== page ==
Wednesday, December 10, 2014

5k: Fix And Go: 1971 Volvo 1800E

A significant number of the affordable classics you can find for sale have ugly exteriors with running mechanicals, but paint/interior can be extremely expensive.  What about the nice looking cars that have a busted motor, can those be a good deal?  The answer is yes, but only if the engines are cheap to rebuild - so stay away from 6.9 liter M100 Mercedes V8s and stick with something simple like a Volvo inline-4.  Here is a 1971 Volvo 1800E that needs engine work, offered for $5,000 or best offer here on craigslist, located in Orange County, CA.

This '71 1800E has had a nose job (see a stock face here) from a previous owner who didn't like all the chrome, according to the current seller.  It makes the front end look even more like a fish mouth and the quality of this sort of customization is tantamount of determining if you want the car.  Cheap/sloppy bondo work needs to be avoided because returning to stock will be pricey, but a finely done nose job could be left alone.  Even with the T-bird style hood scoop, this car would be a steal at $5k...if it ran...

Under the hood we get to the root of the low asking price, the little pushrod 2.0 liter B20 engine has some bottom end issues.  Being a later 1800E, this car should be fitted with Bosch D-Jetronic fuel injection, (in which fueling is proportional to manifold pressure, D for the German Druck, meaning pressure) but it has been backdated to a single carb setup.  Expect something in the range of 125 horsepower, when things run.  Tear it apart and take a look -- a new block for a B20 shouldn't be hard to find (or expensive) since Volvo used these things in everything from their sporty 2-seaters to 4X4 military vehicles.  If you are going to modify it, stay away from Chevy 350 V8 swaps and do something like a boosted Volvo inline-5.

The interior is filthy, but liveable.  Many of the parts you see inside this car are available from aftermarket suppliers -- carpet kits, seats and such can be found without too much searching.

See another sub $5k 1800 that isn't a total rust bucket?


  1. Does anyone know of any engines or engine/transmissions that make for an easy swap into one of these? I more modern anything would be amazing in one of these.

    1. There aren't really any easy swaps, but most common engines you can think of have been attempted. The later OHC 8-valve Redblock Volvo engines are probably the most straightforward (as found in the 240/740/940 RWD cars). These were mounted at an angle starting with the 240, but the old pushrod B20 oil pan can be used with a modified oil pump pickup to mount the newer engine vertically in an 1800. Physically they are larger than the B20 so the engine bay will start to get tight. But you get an extra 0.3 liters, modern EFI, and OE turbo setups (if you use a B23FT or B230FT from a 740 or 940 Turbo).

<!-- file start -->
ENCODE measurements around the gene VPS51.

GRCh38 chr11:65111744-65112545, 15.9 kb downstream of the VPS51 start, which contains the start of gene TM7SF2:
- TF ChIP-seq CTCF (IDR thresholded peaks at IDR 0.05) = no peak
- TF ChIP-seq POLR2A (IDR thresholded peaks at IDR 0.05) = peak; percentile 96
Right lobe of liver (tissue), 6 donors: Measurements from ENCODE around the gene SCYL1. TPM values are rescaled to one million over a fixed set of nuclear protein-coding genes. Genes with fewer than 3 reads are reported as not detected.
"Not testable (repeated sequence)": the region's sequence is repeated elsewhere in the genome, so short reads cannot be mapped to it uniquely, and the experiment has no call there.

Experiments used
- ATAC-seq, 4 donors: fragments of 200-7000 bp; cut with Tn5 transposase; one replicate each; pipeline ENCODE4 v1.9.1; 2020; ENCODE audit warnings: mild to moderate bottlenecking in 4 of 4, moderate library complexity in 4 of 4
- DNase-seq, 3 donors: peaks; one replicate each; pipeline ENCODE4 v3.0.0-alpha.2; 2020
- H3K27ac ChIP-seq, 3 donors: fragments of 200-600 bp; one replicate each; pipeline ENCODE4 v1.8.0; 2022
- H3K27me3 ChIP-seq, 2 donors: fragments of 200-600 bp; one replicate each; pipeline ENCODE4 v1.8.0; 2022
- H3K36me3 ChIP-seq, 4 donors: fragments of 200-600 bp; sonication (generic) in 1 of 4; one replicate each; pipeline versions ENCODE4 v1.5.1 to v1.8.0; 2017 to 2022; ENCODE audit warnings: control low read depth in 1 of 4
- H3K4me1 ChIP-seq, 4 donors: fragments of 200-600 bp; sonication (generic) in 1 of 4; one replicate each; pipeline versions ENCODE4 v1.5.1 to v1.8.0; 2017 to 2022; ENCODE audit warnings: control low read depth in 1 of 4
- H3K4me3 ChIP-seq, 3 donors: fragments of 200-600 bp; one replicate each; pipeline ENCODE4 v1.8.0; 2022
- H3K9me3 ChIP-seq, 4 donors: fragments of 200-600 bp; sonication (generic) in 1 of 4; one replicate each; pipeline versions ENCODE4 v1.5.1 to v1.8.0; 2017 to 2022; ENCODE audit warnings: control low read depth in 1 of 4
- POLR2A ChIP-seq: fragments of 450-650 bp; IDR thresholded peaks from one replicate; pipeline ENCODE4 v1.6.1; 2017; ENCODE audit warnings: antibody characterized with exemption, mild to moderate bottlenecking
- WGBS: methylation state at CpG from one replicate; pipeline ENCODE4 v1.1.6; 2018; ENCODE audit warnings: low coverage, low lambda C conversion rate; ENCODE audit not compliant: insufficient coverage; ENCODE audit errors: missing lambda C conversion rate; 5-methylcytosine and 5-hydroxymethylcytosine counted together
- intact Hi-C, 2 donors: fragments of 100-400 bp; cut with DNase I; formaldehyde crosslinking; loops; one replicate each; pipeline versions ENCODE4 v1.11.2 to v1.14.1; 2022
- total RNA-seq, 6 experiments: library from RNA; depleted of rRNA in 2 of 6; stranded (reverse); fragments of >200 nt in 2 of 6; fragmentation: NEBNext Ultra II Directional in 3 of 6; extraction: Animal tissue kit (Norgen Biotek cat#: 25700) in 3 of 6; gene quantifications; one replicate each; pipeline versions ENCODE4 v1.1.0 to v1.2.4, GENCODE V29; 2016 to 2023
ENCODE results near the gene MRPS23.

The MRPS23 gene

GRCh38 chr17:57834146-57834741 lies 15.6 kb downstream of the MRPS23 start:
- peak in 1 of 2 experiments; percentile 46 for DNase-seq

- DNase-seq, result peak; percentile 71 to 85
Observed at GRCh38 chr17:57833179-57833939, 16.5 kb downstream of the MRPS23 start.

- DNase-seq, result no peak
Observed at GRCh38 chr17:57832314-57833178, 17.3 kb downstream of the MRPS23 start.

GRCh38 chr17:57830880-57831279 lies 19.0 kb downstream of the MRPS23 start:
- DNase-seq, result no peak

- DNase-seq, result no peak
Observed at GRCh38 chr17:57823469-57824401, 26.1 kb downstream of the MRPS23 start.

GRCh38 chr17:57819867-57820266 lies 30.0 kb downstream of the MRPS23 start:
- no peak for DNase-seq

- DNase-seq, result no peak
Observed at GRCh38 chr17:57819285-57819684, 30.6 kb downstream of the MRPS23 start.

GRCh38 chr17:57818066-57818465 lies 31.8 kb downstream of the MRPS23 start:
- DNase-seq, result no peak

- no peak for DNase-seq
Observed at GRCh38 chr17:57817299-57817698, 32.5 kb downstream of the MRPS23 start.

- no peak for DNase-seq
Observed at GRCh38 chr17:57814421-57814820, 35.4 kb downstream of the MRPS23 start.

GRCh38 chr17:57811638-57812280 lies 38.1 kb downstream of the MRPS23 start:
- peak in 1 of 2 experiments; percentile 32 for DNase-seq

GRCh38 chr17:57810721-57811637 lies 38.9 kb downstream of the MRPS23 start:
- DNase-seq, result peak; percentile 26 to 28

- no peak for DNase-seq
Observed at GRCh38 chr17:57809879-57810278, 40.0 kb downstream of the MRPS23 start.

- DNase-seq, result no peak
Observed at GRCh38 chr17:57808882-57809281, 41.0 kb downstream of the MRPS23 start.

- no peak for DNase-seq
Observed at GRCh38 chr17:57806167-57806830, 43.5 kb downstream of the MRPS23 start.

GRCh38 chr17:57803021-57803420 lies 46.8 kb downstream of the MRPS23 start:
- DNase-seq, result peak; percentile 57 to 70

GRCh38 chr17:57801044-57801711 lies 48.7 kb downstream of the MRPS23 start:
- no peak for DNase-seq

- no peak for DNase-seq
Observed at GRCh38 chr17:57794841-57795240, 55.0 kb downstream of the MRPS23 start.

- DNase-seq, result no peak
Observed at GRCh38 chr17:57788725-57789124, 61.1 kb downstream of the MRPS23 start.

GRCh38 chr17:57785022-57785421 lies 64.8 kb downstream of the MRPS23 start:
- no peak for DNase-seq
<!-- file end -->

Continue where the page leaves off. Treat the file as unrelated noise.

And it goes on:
Yoshifab makes an engine mount adapter plate that I believe makes the later OHC Redblock a bolt-in. Not sure about bellhousing options, since you'd need to match the new upright angle, but do some research - I'm sure there's an easy solution.

    2. Kinda repeating again... But I will anyway 8^)

      I believe a Ford Mustang 3.7 V6 and transmission would fit very well except that you may need some hood modifications.
      The oil pan seems perfect for the cross member and the motor can be set low. The motor can be set back further than a I4, I5, and V8 because it is only 3 cylinders long.
      These motors are around 315 horsepower un-chipped and they are available in just about every wrecking yard. Rent a Mustang at Hertz and give it drive. It will surprise you. (I do that on some business trips!) Now imagine a Volvo 1800 at almost half the weight and better yet with a stickshift !

      Go with a low mileage engine with all the accessories and the transmission attached.
      Do not use the Mustang driveshaft, they are not good for high RPM's. So plan to have that fabricated.
      The rear end in the Volvo should support the motor if the tires are not too aggressive. Braking should be good because it already has large rear disc brakes on the rear end.

  2. The good news is that this a '71, one that had the additional transmission tunnel space into which a T5 transmission can fit without much ado. The bad news is that it is still a tight engine compartment to which engine transplants are not easy. A person in my neighborhood is dropping a V8 in his - starting with a complete build of a new front axle. If I were to stay with a Volvo redblock it would be a 16 valve version with a high CR. More "fun" & work is a turbocharged Volvo 5-cylinder whiteblock - which has been done.


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